This year marks the 100th anniversary of the Gallipoli landing. For this significant Anzac Centenary, a myriad of children’s books have been released to teach our young ones about the physical, emotional and historical impact of war, and to celebrate our war veterans; our heroes.
One such picture book that does just that is ‘The Last Anzac’, written by Gordon Winch and illustrated by Harriet Bailey. And this one is certainly special. It is based on the real life experience of a young boy’s meeting with Alec Campbell in 2001, who served in Gallipoli in 1915. Having being enlisted at the tender age of 16, at the time of the interview Alec was the last living Anzac at the ripe age of 102. Amazing!
Endpapers with original letters, photos and stamped envelopes set the scene for the historical journey we are about to encounter. Alternating between past and present, we are told of the day that the young boy, James, and his father stepped off the plane in Tasmania to visit and interview the last Anzac, Alec Campbell.
He, too, was young and small, nicknamed ‘The Kid’ at the time of the Great War (1914 – 1918). Alec was a noble and brave teenager, having endured treacherous experiences in Anzac Cove. In comparison, whilst in the comfort of Alec’s present home, James nibbles on biscuits as he asks the veteran questions about his responsibilities, fears, safety, living conditions and health during the war.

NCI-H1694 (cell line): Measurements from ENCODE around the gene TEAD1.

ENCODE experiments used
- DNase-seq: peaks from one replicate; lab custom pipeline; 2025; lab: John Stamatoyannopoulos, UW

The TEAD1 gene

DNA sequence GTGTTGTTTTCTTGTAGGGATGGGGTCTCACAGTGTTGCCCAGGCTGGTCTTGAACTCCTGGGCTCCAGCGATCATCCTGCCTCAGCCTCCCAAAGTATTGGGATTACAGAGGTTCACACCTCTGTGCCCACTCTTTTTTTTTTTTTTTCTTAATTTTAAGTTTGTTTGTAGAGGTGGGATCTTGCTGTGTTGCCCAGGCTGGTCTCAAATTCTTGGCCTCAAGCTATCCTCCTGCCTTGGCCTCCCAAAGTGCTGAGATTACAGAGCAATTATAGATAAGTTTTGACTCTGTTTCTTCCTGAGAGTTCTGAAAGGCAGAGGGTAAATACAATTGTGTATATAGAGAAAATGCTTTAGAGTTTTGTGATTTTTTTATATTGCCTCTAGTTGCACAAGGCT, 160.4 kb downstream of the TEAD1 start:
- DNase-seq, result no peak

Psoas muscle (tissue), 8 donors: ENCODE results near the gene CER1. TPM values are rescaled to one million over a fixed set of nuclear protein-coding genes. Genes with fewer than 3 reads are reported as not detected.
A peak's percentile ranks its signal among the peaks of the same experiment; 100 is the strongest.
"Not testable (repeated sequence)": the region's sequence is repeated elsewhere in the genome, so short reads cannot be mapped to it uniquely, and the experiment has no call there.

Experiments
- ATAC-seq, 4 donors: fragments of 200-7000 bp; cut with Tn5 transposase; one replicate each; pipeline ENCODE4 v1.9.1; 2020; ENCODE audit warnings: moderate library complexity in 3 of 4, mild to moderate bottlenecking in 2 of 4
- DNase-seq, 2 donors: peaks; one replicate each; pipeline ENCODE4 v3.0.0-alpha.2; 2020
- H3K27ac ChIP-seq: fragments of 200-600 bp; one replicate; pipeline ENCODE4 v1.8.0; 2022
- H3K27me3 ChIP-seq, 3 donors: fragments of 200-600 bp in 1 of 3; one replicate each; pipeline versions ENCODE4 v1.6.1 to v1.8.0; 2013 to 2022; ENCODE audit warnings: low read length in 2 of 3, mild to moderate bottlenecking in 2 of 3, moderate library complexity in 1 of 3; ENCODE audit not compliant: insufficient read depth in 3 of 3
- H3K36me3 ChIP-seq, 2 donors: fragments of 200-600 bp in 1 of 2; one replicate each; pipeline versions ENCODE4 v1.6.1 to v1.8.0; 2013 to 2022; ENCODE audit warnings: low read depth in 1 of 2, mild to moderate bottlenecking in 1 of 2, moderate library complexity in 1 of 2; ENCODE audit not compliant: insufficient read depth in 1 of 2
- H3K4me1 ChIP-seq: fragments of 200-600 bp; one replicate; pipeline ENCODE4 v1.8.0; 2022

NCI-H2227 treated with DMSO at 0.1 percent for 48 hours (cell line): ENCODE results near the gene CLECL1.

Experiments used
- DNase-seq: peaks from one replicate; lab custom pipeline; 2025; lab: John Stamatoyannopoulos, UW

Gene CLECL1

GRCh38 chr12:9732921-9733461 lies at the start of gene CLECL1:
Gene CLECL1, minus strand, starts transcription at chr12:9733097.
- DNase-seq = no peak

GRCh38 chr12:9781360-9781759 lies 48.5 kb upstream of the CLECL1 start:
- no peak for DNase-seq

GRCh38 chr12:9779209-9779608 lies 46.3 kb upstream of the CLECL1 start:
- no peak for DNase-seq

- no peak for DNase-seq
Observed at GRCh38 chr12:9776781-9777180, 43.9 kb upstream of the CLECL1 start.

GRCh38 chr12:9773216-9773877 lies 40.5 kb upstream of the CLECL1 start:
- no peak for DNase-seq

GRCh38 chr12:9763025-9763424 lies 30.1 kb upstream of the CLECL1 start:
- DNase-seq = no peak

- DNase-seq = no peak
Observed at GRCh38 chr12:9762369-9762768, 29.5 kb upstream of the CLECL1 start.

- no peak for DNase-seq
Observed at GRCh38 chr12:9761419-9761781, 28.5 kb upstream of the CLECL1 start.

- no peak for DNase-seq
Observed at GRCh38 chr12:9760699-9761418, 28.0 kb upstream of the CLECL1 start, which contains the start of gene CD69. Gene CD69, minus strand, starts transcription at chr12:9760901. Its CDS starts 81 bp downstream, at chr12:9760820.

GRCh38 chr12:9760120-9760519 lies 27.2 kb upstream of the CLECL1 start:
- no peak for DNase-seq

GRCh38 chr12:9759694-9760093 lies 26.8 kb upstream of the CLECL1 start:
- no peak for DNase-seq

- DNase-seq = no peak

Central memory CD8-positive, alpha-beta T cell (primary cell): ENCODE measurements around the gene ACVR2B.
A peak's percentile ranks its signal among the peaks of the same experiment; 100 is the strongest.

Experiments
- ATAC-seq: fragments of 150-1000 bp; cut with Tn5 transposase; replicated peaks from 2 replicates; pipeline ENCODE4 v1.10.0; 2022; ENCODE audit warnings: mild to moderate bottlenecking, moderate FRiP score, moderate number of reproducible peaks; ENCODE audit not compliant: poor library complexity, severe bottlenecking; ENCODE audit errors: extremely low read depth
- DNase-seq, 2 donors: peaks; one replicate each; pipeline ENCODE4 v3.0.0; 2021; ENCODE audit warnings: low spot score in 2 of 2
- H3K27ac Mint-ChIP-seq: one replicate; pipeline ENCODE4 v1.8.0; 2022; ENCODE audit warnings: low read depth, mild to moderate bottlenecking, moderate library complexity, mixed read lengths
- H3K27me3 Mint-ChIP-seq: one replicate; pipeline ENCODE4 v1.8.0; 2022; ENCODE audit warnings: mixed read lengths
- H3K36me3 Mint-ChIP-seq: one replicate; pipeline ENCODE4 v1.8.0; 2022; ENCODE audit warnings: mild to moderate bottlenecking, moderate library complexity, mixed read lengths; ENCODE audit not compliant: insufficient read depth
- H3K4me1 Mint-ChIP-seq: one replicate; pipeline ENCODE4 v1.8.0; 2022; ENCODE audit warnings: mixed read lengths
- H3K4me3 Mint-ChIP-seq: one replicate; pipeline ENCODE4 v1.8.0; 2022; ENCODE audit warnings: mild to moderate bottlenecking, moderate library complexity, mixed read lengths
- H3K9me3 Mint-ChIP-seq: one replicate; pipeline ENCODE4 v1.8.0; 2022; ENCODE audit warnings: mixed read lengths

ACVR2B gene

The story retells Alec’s six weeks worth of dodging bombs and escaping firing gun bullets, eating tinned bully beef and hard biscuits, and the celebratory treat of oranges when leaving Gallipoli. An image of young and old hands touching war medals portrays the sheer dedication of this man in his short service, but also a reminder for children (and adults) to respect and honour all the soldiers who fought for our country long before they were born.
Alec was sent back to Australia after suddenly falling ill; now a Gallipoli veteran – at the age of seventeen. As boy and veteran bid farewell, it is this serendipitous moment that James realises he is in the presence of a true hero.
(Alec lived to the age of 103, passing the year after James’ interview.)
Having had done extensive research on the subject, New Zealander, Harriet Bailey has illustrated this book with precision and sensitivity; appropriate for the given era. There are enough details to depict the harshness and trepidity of the wartime, but without any graphic or shocking images. The same is felt about the gentle nature of Gordon Winch’s text; the story provides basic information that is suitable for younger children to understand and digest. The juxtaposition between the 1915 retelling and the 2001 meeting is cleverly highlighted in the pictures with bold, earthy tones of khaki and burnt orange for the past, and softer, pastille shades for the present.
‘The Last Anzac’ is a beautifully written true account of this exceptional and humble soldier, Alec Campbell during World War 1. Its non-confronting and meaningful approach, and significant historical value make this resource engaging and suitable for early primary students.
Teaching notes are available at http://www.newfrontier.com.au/depot/item/898-20150317102244-The-Last-Anzac.pdf
———-LEST WE FORGET———-